"They wanted to reduce staff, and this is one method they used to get people to leave," said Mark Sims, president of the EPA Unit Engineers and Scientists of California Local 20, International Federation of Professional and Technical Engineers. "I think the general concern is, 'Are we going to have adequate staff here in Region 9 to accomplish the mission of the agency?'"
EPA spokeswoman Enesta Jones told E&E News that senior management in Region 9 had reviewed "workforce demographics" to determine what positions should be considered for "workforce reduction and reshaping to accommodate changes in staffing levels and program priorities."
Region 9 then requested the buyout authority to reduce supervisory jobs as well as "eliminate and restructure highly-graded non-supervisory positions" and "reduce and restructure various positions to meet decreased staffing levels."
Reagan-era staff levels
While Region 9's buyouts were in the single digits this year, they are comparable to what the branch underwent last year. In the summer of 2017, EPA proposed buyouts across the agency in its regional and program offices, making 1,227 offers, including 23 for Region 9 (Climatewire, July 17, 2017).
Consequently, 11 employees in the Pacific Southwest branch last year took a buyout. EPA data obtained by E&E News under the Freedom of Information Act showed that 372 employees in total took buyouts offered in that round (Greenwire, Nov. 22, 2017).
Outside of the buyout offers, hundreds of other EPA employees have left the agency. EPA's staffing is now at levels not seen since the Reagan administration.
By Sept. 24 this year, EPA said it had 13,981 permanent and temporary employees, according to its latest contingency plan. At its staffing peak during the Clinton administration, EPA's workforce was greater than 18,000.
Wheeler was in California earlier this month, where he had an all-hands staff meeting with Region 9 employees. He also met with union leaders there, who said they discussed staffing concerns with the acting chief, including how a proposed realignment of regional offices to match headquarters functions would proceed.
"We emphasized in order to do that, you actually need to have people in place to do the work for those offices," Dreyfus said. "We don't know how it is going to roll out and how that structure is going to work."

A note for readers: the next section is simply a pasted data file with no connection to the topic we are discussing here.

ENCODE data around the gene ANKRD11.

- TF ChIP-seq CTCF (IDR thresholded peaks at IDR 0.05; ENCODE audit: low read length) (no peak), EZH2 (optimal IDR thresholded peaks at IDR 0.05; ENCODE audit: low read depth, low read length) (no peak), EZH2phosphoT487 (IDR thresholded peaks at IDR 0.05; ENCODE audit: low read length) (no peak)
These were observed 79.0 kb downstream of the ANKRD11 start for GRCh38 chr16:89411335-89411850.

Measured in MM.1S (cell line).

Worries about Trump's plans for the agency have affected morale at EPA, including in Region 9. O'Quinn said, "People are a bit anxious."
"Morale was not the greatest, because there has been so much change and so much uncertainty. There has not been the greatest communication from headquarters to the regions," he said. "It's hard to know where your budget is coming from. It's hard to know how you're structured."
Shafir, who also took a buyout, said, "Morale in my programs [was] not very good, even though my colleagues were doing and continue to do great work."
Leaving Las Vegas
EPA spokeswoman Jones also said that the agency offered buyouts to staff working in Las Vegas.
The agency proposed 32 buyouts for Office of Research and Development employees based in Las Vegas, 10 of which were accepted. In addition, Office of Administration and Resources Management employees in the Las Vegas area were made 17 buyout offers, two which of were accepted.
"The buyouts were offered as part of the EPA's space consolidation efforts, which are focused on consolidating functions and services in government-owned rather than leased space," Jones said.
The buyout offers fit with EPA's plan to reduce its footprint.
Earlier this year, EPA said it would close down operations for research office staff there. In addition, human resources employees were also expected to be out. With EPA's Las Vegas presence coming to an end, agency staff could choose to relocate to another EPA-owned facility (Greenwire, Feb. 9).
EPA employees at the time had credited the move to shutter the agency's Las Vegas operations to an Obama-era initiative to consolidate federal office space.
"The drivers behind the decision are the continued pressure to reduce the amount of federally leased space by consolidating operations into federally owned space and to reduce our overall operational costs moving forward," said Tim Watkins, director of EPA's National Exposure Research Laboratory, in an internal email.
The Trump administration has pushed to scale down government agencies, including EPA. The president also proposed in a Cabinet meeting last week that agencies cut their budgets by 5 percent next year (Greenwire, Oct. 17).
Nevertheless, EPA doesn't currently plan to offer any additional rounds of agencywide buyouts, Jones said.
Those who took buyouts this year have moved on.
Shafir said she now plans to provide consulting for other levels of government, nonprofit groups and businesses. She spoke at a conference last week on reducing food waste but not on EPA's behalf.
"I have a lot of information in my brain, a lot of connections, that I don't want to go to waste. There is plenty of work to be done," she said.
O'Quinn is enjoying retirement from the agency."I'm on my own time, taking on work around the house and taking care of myself, just figuring out the next steps of my life," he said. "I'm stress-free."